Knowledge in Society

, Volume 3, Issue 1, pp 46–61 | Cite as

Artificial intelligence and metaphor making: Some philosophic considerations

  • Harold D. Carrier
Feature Articles


This article argues that the metaphors presently employed in describing artificial intelligence represent the use of personification and anthropomorphism. They attempt to develop an isomorphic relationship between the human mind and a computer’s logic. It is suggested that an analogic metaphor is more appropriate in describing this relationship and is more epistemologically correct.


Expert System Machine Intelligence Human Intelligence Strong Artificial Intelligence Human Cognitive Capacity 
These keywords were added by machine and not by the authors. This process is experimental and the keywords may be updated as the learning algorithm improves.


Unable to display preview. Download preview PDF.

Unable to display preview. Download preview PDF.


  1. Bernstein, R.J. (1971).Praxis and action. Philadelphia, PA.: University of Pennsylvania Press.Google Scholar
  2. Boden, M.A. (1979). The computational metaphor in psychology. In N. Bolton (Ed.),Philosophical problems in psychology. New York: Methuen.Google Scholar
  3. Boyd, R. (1979). Metaphor and theory change: What is “metaphor” a metaphor for. In A. Ortony (Ed.),Metaphor and thought.Cambridge:Cambridge University Press.Google Scholar
  4. Brown, R.R. (1977).A poetic for sociology. Cambridge: Cambridge University Press.Google Scholar
  5. Burrell, G. & Morgan, G. (1979).Sociological paradigms and organizational analysis: Elements of the sociology of corporate life. London: Heineman.Google Scholar
  6. Campbell, J. (1982).Grammatical man: Information, entropy, language, and life. New York: Simon & Schuster.Google Scholar
  7. Carrier, H.D., & Wallace, W.A. (1990). A philosophic comparison of decision aid techniques for the policy analyst.Evaluation and Program Planning (in press).Google Scholar
  8. Chomsky, N. (1957).Syntactic structures. The Hague: Mouton.Google Scholar
  9. Churchman C.W. (1961).Prediction and optimal decision: Philosophical issues of a science of values. Englewood Cliffs, NJ: Prentice-Hall.Google Scholar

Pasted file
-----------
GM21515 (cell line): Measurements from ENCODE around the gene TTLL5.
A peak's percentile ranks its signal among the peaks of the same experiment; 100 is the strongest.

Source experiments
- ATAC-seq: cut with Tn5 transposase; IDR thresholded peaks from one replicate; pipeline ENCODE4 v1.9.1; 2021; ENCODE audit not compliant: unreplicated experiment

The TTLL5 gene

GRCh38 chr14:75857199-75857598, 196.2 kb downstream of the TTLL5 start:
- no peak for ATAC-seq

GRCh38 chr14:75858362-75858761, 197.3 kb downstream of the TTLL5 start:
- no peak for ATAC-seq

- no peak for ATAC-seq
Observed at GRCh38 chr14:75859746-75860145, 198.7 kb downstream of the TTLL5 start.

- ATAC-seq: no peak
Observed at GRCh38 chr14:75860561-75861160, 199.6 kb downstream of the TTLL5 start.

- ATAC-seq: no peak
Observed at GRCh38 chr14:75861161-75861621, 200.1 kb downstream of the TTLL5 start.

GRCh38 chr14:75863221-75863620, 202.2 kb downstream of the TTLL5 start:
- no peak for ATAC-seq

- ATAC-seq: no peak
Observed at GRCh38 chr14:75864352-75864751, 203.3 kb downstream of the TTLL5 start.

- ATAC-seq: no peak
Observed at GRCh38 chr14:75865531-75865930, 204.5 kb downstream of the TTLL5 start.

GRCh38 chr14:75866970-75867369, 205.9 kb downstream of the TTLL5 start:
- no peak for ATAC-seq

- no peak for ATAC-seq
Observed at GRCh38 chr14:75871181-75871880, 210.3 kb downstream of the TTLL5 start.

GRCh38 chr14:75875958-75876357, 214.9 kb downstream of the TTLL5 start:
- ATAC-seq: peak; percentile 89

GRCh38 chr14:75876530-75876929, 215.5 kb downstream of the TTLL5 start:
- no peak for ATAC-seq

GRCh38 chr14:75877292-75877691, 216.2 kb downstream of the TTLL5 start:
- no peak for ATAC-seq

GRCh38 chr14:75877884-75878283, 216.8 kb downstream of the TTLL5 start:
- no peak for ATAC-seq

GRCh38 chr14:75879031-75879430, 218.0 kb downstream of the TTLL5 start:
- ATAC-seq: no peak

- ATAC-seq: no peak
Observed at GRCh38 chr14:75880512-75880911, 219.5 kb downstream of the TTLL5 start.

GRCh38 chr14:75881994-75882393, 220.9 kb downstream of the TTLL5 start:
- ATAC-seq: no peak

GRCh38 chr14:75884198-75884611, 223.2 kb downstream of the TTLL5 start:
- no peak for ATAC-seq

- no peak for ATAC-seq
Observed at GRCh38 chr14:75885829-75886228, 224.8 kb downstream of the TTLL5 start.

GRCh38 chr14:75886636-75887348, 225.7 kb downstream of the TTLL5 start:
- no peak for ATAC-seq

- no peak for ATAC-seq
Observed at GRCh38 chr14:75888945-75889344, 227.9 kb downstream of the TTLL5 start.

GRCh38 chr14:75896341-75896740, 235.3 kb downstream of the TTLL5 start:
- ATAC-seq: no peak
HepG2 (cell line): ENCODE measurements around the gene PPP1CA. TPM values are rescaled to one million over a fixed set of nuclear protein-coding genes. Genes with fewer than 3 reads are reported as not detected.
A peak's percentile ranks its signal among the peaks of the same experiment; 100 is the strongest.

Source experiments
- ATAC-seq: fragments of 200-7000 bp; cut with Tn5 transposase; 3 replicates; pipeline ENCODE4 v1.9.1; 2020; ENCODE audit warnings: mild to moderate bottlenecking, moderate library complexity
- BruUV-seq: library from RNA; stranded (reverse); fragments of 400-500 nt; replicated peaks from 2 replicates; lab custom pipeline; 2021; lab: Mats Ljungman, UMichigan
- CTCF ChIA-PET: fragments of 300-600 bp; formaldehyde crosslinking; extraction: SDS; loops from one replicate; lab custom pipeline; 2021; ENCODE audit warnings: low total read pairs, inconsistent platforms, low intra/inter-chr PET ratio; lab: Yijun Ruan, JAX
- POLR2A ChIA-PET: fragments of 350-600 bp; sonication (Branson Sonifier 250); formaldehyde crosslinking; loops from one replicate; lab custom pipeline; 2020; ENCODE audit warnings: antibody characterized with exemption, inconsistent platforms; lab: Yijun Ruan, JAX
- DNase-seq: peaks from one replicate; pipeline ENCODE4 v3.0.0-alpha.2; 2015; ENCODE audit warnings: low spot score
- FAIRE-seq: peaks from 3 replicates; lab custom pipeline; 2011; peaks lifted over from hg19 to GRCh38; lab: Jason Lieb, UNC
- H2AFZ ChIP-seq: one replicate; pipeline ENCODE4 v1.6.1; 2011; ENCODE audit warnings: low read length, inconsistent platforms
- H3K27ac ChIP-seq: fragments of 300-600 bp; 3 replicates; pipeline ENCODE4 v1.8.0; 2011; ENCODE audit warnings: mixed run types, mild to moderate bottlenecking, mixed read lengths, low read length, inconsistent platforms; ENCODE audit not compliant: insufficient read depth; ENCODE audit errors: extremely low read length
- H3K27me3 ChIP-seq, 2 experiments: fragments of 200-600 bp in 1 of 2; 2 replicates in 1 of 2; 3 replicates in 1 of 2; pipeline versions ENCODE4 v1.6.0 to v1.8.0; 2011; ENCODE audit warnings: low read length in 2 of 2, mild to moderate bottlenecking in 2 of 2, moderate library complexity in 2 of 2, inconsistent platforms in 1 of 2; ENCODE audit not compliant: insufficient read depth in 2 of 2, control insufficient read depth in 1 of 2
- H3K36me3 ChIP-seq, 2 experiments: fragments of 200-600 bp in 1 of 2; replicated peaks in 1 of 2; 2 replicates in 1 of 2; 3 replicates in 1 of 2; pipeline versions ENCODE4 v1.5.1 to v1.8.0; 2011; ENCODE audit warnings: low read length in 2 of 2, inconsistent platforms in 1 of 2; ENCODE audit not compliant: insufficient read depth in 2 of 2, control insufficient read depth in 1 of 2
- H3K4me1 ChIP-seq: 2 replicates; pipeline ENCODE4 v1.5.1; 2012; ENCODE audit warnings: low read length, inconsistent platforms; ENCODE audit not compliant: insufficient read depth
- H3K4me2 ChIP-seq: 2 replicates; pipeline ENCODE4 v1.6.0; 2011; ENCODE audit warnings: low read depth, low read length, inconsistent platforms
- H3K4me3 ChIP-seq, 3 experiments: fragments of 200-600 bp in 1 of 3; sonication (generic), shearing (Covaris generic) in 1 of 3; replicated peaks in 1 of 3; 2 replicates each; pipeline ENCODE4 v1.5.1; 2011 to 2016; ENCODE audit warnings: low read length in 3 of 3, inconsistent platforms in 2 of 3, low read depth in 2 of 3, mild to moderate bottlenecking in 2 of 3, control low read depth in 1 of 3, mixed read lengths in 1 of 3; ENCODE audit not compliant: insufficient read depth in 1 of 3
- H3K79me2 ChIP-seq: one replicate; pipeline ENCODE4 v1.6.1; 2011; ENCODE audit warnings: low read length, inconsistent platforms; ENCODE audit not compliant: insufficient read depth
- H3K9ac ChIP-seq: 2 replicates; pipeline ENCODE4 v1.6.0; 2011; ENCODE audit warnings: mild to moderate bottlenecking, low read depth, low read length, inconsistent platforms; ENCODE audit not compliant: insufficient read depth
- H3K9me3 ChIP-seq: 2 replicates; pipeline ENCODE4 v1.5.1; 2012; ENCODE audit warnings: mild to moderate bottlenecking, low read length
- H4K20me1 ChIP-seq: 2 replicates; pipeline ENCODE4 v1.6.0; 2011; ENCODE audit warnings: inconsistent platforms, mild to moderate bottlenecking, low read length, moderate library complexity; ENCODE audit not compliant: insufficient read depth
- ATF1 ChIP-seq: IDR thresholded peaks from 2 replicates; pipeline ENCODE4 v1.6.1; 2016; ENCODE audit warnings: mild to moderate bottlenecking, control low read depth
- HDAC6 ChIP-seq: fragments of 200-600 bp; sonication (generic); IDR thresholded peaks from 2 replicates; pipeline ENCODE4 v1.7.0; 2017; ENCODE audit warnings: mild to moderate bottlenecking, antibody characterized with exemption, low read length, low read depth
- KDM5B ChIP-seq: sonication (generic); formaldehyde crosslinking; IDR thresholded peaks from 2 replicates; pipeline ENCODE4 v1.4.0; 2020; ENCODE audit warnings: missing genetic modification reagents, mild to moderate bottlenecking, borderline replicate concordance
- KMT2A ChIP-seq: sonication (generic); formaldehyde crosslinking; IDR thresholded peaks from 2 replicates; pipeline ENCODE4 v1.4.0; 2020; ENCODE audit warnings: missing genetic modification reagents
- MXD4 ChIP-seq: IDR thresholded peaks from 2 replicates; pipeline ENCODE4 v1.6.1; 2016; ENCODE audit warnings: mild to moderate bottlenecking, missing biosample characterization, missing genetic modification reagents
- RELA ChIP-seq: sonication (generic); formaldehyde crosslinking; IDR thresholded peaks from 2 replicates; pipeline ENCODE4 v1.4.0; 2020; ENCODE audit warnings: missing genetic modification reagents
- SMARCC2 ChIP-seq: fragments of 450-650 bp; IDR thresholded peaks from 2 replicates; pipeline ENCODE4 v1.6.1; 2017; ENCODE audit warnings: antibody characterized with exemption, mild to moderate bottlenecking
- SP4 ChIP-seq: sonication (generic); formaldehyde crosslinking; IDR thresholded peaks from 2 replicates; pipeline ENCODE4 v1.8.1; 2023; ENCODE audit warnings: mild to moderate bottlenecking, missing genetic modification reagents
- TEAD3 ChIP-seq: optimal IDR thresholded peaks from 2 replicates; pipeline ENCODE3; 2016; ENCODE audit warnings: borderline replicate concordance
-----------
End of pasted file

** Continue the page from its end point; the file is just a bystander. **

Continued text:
10. Churchman, C.W. (1971).The design of inquiring systems. New York: Basic Books.Google Scholar
  11. Dennett, D.C. (1981). Intentional systems. In J. Haugeland (Ed.),Mind design: Philosophy, psychology, artificial intelligence. Cambridge MA: MIT Press.Google Scholar
  12. Dreyfus, H.L. From micro-worlds to knowledge representation: AI at an impasse. In J. Haugeland (Ed.),Mind design Philosophy, psychology, artificial intelligence. Cambridge MA: MIT Press.Google Scholar
  13. Dreyfus, H.L. & Dreyfus, S.E. (1986).Mind over machine: The power of human intuition and expertise in the era of the computer. New York: Free Press.Google Scholar
  14. Descartes, R. (1979).Meditations on first philosophy. Indianapolis, IN: Hackett Publishing Co.Google Scholar
  15. Fodor, J.A. (1975).Language and thought. New York: Thomas Y. Crowell.Google Scholar
  16. Harmon, P. & King, D. (1985).Expert systems: Artificial intelligence in business. New York: Wiley and Sons.Google Scholar
  17. Hilton, M.A. (1963).Logic, computing machines, and automation. New York: The World Publishing Company.Google Scholar
  18. Hirschhiem, R.A. (1985). Information systems epistemology: An historic perspective. In E. Mumford, R.A. Hirschheim, G. FitzGerald, & T. Wood-Harper (Eds.),research methods in information systems. North-Holland.Google Scholar
  19. Hofstadter, D.R. (1979).Godel, escher, bach: An eternal golden braid. New York: Basic Books.Google Scholar
  20. Ihde, D. (1979).Technics and praxis. Boston, MA: D. Reidel.Google Scholar
  21. Jung, C.G. (1922).Psychological types. London: Rutledge and Kegan Paul.Google Scholar
  22. Kuhn, T. (1970).The structure of scientific revolutions (2d Ed.). Chicago, IL: University of Chicago Press.Google Scholar